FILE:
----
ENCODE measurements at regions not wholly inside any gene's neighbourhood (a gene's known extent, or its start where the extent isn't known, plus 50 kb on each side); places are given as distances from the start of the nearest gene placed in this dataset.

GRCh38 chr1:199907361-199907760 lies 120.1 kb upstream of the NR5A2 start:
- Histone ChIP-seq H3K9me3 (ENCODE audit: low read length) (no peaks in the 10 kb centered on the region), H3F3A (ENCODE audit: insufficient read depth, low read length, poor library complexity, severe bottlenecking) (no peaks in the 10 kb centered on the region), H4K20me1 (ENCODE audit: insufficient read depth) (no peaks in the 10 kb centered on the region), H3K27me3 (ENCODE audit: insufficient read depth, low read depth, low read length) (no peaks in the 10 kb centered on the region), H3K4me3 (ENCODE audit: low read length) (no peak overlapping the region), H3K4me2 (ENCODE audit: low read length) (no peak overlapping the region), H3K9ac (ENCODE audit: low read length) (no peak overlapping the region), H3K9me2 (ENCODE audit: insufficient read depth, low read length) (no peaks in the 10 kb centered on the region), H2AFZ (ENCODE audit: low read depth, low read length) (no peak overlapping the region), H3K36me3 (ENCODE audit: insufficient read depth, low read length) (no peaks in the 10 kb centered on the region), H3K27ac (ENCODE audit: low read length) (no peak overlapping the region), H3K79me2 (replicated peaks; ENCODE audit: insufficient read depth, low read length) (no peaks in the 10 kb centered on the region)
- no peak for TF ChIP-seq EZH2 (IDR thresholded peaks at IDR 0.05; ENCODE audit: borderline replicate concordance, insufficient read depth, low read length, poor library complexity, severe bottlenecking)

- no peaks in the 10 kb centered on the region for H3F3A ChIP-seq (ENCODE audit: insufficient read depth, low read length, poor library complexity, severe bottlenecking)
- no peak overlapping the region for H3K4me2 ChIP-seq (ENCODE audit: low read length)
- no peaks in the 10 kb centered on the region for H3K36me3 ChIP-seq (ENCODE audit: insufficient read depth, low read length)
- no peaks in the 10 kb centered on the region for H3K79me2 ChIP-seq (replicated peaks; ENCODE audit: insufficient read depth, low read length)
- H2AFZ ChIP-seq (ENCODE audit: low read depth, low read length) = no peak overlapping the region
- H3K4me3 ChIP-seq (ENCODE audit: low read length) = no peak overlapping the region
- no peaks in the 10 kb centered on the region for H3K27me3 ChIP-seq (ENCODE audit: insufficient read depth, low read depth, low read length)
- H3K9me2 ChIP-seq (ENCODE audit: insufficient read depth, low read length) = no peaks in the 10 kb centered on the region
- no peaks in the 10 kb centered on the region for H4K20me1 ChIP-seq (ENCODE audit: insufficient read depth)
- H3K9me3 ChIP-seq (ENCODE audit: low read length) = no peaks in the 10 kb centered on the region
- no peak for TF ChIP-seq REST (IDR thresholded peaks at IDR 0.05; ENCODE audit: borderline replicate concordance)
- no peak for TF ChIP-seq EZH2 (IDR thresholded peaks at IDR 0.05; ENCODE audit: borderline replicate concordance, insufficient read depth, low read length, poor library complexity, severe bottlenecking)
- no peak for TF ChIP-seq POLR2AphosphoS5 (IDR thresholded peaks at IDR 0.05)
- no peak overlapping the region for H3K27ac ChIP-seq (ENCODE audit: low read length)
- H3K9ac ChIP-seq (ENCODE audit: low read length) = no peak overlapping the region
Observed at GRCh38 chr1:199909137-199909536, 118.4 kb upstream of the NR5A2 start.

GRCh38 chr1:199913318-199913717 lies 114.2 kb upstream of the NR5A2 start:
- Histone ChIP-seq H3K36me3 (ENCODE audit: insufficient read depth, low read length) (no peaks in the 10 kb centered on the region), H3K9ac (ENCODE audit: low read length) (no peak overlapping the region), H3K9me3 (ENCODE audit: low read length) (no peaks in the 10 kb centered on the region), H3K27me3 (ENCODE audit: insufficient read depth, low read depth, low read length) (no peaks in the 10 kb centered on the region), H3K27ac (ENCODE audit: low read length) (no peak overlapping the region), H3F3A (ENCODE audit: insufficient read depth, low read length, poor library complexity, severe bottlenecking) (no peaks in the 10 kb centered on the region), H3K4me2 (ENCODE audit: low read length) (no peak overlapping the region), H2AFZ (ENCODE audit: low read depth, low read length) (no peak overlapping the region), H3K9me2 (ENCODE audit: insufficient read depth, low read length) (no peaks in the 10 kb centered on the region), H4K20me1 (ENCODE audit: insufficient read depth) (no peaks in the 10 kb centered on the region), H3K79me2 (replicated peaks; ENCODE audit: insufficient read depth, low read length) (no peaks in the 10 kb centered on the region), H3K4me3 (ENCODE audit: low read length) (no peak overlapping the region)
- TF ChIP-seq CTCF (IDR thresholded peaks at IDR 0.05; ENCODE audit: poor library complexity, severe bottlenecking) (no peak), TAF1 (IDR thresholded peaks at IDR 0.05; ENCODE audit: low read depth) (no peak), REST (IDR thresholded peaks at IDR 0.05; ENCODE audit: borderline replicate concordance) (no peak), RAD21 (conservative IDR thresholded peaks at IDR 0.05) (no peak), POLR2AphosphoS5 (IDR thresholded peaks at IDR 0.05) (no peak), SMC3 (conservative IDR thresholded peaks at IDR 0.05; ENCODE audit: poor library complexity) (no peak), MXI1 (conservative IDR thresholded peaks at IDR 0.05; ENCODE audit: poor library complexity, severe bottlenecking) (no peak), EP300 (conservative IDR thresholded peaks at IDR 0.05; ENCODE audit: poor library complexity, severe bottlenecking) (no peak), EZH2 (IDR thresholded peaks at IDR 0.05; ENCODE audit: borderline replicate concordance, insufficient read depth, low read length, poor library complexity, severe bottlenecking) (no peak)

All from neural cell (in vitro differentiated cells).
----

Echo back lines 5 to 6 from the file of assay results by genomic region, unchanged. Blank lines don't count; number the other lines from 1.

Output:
- no peaks in the 10 kb centered on the region for H3F3A ChIP-seq (ENCODE audit: insufficient read depth, low read length, poor library complexity, severe bottlenecking)
- no peak overlapping the region for H3K4me2 ChIP-seq (ENCODE audit: low read length)